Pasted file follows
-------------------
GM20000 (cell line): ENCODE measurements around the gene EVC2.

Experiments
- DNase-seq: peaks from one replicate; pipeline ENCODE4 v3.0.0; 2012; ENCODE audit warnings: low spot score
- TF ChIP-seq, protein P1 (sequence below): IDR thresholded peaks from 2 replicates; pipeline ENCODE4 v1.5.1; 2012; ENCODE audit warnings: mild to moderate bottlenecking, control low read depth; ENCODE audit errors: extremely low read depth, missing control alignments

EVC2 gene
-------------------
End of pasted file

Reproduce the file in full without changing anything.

GM20000 (cell line): ENCODE measurements around the gene EVC2.

Experiments
- DNase-seq: peaks from one replicate; pipeline ENCODE4 v3.0.0; 2012; ENCODE audit warnings: low spot score
- TF ChIP-seq, protein P1 (sequence below): IDR thresholded peaks from 2 replicates; pipeline ENCODE4 v1.5.1; 2012; ENCODE audit warnings: mild to moderate bottlenecking, control low read depth; ENCODE audit errors: extremely low read depth, missing control alignments

EVC2 gene